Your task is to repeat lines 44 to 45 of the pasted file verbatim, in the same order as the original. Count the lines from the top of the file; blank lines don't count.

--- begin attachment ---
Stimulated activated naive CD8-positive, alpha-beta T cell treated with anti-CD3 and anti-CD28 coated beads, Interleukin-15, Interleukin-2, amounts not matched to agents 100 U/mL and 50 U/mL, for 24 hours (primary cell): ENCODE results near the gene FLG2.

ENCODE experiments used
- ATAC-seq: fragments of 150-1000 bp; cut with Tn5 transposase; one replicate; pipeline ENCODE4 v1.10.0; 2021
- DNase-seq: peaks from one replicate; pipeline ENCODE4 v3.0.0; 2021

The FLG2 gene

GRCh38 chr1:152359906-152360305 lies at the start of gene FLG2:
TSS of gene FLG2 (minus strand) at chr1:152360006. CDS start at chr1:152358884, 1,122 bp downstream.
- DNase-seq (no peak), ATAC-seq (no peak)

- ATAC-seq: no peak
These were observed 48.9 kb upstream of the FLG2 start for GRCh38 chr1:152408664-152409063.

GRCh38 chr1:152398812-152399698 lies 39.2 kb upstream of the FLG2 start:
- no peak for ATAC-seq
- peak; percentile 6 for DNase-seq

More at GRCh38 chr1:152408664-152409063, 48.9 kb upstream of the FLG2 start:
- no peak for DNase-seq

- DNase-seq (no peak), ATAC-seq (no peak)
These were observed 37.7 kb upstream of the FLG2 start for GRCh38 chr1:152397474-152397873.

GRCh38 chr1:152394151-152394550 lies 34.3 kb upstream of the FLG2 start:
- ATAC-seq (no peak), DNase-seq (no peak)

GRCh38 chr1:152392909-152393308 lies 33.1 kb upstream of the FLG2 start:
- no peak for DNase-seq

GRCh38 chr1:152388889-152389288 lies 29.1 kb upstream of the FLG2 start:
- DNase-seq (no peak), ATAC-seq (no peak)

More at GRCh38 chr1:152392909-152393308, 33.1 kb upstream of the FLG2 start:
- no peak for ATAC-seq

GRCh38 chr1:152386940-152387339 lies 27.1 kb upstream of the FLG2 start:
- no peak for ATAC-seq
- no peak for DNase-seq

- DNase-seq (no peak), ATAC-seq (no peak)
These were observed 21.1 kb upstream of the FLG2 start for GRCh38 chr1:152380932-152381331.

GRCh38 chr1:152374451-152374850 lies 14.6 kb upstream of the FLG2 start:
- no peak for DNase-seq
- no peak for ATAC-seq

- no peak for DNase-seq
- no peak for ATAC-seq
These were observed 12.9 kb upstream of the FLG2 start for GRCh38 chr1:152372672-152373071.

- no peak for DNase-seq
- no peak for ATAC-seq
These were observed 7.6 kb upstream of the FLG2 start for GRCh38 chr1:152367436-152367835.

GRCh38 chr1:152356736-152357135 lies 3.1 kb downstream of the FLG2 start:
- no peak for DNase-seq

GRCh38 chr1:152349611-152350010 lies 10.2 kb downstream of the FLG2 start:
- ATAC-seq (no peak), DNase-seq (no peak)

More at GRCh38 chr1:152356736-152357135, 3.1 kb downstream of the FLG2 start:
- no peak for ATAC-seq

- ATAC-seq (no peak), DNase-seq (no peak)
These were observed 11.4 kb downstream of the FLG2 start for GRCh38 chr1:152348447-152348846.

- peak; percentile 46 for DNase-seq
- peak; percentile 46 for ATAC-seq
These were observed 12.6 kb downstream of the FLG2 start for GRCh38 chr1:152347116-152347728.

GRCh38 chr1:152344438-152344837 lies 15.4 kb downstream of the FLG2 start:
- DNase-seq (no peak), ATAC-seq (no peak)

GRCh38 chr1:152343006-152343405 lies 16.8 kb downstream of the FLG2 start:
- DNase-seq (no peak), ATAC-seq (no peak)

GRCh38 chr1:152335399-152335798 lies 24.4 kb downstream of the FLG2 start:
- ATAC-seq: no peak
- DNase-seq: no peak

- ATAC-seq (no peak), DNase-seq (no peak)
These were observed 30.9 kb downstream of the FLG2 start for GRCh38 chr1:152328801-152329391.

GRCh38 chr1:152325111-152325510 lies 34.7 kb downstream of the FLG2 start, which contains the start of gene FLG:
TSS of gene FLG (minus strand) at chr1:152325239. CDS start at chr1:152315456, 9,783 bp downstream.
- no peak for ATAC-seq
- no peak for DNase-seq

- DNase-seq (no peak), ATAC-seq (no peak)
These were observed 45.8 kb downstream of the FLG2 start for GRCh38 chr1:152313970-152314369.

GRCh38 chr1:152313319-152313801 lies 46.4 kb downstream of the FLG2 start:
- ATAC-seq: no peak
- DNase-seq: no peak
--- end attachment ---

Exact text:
More at GRCh38 chr1:152356736-152357135, 3.1 kb downstream of the FLG2 start:
- no peak for ATAC-seq